In Baldur’s Gate 3, Aunt Ethel’s lair hides a veritable cellar of unique potions. Here’s what each does and why some should be avoided.
The early access version of Baldur’s Gate 3 has a magnificent quest involving a merchant, a Green Witch, a damsel in distress, a sinister swamp of eternal stench, a witch’s lair with masked slaves, and a veritable treasure trove of mysterious loot. An important part of this loot is an intriguing selection of unique potions made by Aunt Ethel herself, bottled in handmade clay jars and labeled with names and descriptions that are as attractive as they are sinister.
True adventurers may be eager to sample Aunt Ethel’s concoctions, or at the very least, throw them on their enemies. However, going through ten bottles might be too much for even the thirstiest bard. Here’s a guide on which of Aunt Ethel’s potions are safe (and even beneficial) and which ones will maim your character forever.
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Hatred of a mother – This potion grants the drinker the gift of Bite, a powerful rechargeable attack that deals 2d4 piercing damage and can be used once per turn. The effects last until the next long rest. While it’s a fun extra for players who want to pretend they’re vampires, it works best when paired with Astarion’s more powerful Vampiric Bite.
Heart of stone – This is a powerful little potion that prevents poison damage until the next break. Interestingly, one of the ingredients is malachite, a mineral that can be easily found in Early Access, which is described as an amulet that parents give to children to protect them from nightmares.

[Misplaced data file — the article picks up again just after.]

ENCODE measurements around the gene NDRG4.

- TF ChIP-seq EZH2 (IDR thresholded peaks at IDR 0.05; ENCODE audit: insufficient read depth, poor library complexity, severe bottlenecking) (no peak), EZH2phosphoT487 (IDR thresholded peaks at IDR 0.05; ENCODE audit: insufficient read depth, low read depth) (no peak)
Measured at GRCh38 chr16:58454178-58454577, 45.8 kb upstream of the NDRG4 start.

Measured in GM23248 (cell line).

Withered dreams – In theory, Wilted Dreams deals 3d6 psychic damage during the player’s next long rest, but in practice the effects have yet to be implemented. However, its name suggests that it could interact with the player’s tadpole character (the dream lover), who is called “Daisy” in the game code and who is trying to penetrate and devour the player’s brain and will.
Lost time – Depending on the player’s class, the effects of Lost Time can be devastating during the next fight: the armor class is reduced by two and the player cannot react for 50 turns.
Wavering will – Whatever the player does, they must avoid drinking “Wavering Will” before confronting Aunt Ethel, who often targets Wisdom. Drinking this potion gives a debuff on Wisdom saving throws until the next rest.
Still born – An incredibly destructive poison that will cause the drinker to bleed for four turns and take 1d6 piercing damage at the end of his turn. Save this for your enemies.
The kiss of madness – Another Auntie Ethel classic, this potion acts as a short-term mask, causing the drinker to become extremely hostile and overly intelligent in AI for the next five turns. Left to their own devices, the player will destroy their own group immediately.
Missing pets – This potion causes one of the slightest debuffs. For three turns, the character will have a disadvantage on skill checks and attack rolls, as he feels illusory spiders crawling up his body.
Broken promises – Broken Promises is a tricky potion: by drinking it, the character will immediately gain two Strength, which will last until his next long rest. However, after that, his Strength will decrease forever by one, which is a big problem in a game where so many fights can be won by throwing your enemies off a cliff.
Lover’s greed – This is a potion that you do not want to drink under any circumstances, as it will permanently decrease your wisdom by one. As with Faltering Will, you especially don’t want to drink this right before facing Ethel or if your character uses Wisdom to launch his attacks.
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